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An excerpt from www.HouseOfNames.com archives copyright 2000 - 2016


Betchwithay is one of the names that was brought to England in the wave of migration following the Norman Conquest of 1066. The Betchwithay family lived in Surrey, where they held a family seat from very early times at the village of Betsworth.

Betchwithay Early Origins



The surname Betchwithay was first found in Surrey where they held a family seat from very early times and were granted lands by Duke William of Normandy, their liege Lord, for their distinguished assistance at the Battle of Hastings in 1066 A.D. They were conjecturally descended from Richard FitzGilbert, a Norman noble who was granted the Old Mill and Church at Becesworde (Betchworth) at Betworth, later to become known as Betsworth in that shire. The Church still has eleventh century fragments and the Old Mill was rebuilt in the 16th century.

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Betchwithay Spelling Variations


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Betchwithay Spelling Variations



Before English spelling was standardized a few hundred years ago, spelling variations of names were a common occurrence. Elements of Latin, Norman French and other languages became incorporated into English throughout the Middle Ages, and name spellings changed even among the literate. The variations of the surname Betchwithay include Betsworth, Betesworth, Bettesworth, Betchworth and many more.

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Betchwithay Early History


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Betchwithay Early History



This web page shows only a small excerpt of our Betchwithay research. Another 181 words (13 lines of text) covering the years 172 and 1726 are included under the topic Early Betchwithay History in all our PDF Extended History products and printed products wherever possible.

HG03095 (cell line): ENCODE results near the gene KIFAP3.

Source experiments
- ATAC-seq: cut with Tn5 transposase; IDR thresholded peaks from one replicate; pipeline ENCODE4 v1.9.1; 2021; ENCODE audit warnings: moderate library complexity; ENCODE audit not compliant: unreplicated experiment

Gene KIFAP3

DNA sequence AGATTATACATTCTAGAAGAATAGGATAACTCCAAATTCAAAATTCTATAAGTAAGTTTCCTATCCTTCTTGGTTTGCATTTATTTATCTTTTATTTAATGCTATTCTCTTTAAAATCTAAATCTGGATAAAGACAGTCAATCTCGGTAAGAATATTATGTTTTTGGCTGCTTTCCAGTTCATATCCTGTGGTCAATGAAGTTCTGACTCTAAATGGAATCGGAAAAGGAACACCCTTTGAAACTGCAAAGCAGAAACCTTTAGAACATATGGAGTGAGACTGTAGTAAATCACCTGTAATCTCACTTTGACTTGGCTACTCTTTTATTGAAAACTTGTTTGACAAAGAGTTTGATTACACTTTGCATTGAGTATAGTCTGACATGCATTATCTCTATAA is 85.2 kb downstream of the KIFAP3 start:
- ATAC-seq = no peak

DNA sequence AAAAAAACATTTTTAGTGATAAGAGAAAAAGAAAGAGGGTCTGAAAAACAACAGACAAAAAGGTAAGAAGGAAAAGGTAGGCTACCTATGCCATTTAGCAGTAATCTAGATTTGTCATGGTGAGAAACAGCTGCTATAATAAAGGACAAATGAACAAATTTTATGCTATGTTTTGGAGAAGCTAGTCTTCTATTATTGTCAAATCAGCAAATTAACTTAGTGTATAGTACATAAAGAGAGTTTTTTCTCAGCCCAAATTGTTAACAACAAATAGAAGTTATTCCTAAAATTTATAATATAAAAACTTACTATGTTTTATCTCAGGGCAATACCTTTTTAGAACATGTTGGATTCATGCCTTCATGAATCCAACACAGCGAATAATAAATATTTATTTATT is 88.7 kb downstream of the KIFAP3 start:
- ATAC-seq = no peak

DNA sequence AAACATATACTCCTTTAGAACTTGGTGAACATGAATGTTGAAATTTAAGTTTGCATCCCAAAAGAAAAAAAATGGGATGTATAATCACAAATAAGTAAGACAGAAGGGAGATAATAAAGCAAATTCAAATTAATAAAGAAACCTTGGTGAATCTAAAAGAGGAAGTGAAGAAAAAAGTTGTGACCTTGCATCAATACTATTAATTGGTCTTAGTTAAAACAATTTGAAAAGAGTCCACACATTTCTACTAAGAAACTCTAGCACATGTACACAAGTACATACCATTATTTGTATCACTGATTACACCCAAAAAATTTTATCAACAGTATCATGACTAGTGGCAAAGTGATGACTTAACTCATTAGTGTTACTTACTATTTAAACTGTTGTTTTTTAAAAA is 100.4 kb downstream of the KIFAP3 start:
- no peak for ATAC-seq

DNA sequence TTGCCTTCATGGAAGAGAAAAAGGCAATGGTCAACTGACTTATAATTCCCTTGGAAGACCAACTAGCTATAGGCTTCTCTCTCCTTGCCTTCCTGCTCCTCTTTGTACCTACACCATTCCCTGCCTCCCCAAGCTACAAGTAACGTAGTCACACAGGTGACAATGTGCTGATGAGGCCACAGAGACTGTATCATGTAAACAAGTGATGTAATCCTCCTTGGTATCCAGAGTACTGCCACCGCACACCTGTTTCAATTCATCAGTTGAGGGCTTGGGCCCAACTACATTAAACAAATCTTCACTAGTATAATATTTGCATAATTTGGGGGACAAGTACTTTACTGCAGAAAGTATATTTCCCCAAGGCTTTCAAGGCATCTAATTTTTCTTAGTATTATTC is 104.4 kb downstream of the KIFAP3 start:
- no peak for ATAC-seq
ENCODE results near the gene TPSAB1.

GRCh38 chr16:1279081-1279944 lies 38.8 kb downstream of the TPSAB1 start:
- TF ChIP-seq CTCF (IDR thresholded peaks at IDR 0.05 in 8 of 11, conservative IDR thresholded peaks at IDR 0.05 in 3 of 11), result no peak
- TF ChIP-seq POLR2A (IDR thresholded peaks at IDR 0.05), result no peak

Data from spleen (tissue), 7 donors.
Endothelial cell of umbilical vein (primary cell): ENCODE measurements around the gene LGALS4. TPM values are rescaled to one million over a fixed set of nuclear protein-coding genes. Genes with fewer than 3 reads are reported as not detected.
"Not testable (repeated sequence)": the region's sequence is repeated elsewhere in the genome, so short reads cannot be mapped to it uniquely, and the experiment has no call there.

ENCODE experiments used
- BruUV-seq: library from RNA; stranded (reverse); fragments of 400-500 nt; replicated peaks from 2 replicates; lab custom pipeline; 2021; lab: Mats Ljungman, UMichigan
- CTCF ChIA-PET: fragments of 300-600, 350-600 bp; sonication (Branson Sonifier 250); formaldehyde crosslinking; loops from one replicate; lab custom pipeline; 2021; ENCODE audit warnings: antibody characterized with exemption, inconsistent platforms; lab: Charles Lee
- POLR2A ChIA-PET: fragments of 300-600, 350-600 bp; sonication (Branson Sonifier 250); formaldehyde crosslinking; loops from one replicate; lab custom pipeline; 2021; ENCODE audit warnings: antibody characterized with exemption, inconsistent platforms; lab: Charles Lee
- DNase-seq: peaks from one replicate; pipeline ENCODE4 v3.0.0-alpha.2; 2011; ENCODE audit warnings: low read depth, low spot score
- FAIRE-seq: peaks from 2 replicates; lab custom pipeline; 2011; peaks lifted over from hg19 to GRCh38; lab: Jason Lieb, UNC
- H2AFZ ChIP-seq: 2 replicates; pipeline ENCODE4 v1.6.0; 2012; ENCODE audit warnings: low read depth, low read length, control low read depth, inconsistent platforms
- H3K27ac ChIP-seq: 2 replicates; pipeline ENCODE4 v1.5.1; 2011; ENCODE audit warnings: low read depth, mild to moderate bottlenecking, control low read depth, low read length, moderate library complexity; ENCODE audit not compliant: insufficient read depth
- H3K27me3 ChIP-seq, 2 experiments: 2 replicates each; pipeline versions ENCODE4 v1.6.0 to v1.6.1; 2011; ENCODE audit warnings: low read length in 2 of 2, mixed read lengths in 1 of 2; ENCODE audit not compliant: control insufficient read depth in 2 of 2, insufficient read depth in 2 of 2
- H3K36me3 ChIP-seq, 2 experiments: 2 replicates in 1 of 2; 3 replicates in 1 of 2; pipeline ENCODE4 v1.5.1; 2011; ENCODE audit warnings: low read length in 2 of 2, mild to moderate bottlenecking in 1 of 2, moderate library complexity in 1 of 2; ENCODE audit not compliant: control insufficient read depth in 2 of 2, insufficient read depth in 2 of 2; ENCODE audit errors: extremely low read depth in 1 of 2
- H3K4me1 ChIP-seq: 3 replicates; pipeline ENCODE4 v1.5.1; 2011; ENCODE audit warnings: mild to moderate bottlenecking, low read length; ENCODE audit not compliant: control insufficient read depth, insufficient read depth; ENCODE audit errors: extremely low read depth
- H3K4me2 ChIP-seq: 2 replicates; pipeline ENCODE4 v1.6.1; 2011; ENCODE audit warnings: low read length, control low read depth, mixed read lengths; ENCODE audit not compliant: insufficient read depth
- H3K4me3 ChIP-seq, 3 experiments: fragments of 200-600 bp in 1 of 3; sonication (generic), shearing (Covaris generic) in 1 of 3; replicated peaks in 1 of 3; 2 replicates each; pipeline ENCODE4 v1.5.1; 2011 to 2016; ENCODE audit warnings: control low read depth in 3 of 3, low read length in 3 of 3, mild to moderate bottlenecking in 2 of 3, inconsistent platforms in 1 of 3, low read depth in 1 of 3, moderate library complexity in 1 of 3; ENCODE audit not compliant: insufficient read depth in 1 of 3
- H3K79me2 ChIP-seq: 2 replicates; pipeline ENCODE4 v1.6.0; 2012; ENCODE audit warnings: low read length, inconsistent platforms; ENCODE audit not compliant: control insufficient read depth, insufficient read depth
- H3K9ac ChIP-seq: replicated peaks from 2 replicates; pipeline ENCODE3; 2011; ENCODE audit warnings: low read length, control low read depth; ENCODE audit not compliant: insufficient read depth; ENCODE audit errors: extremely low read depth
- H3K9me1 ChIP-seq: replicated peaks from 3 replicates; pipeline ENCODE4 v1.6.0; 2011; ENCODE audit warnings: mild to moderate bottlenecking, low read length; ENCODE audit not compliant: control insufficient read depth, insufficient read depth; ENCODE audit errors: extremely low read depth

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Betchwithay Early Notables (pre 1700)


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Betchwithay Early Notables (pre 1700)



More information is included under the topic Early Betchwithay Notables in all our PDF Extended History products and printed products wherever possible.

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The Great Migration


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The Great Migration



In England at this time, the uncertainty of the political and religious environment of the time caused many families to board ships for distant British colonies in the hopes of finding land and opportunity, and escaping persecution. The voyages were expensive, crowded, and difficult, though, and many arrived in North America sick, starved, and destitute. Those who did make it, however, were greeted with greater opportunities and freedoms that they could have experienced at home. Many of those families went on to make important contributions to the young nations in which they settled. Early immigration records have shown some of the first Betchwithays to arrive on North American shores: Francis Betsworth who settled in Virginia in 1780.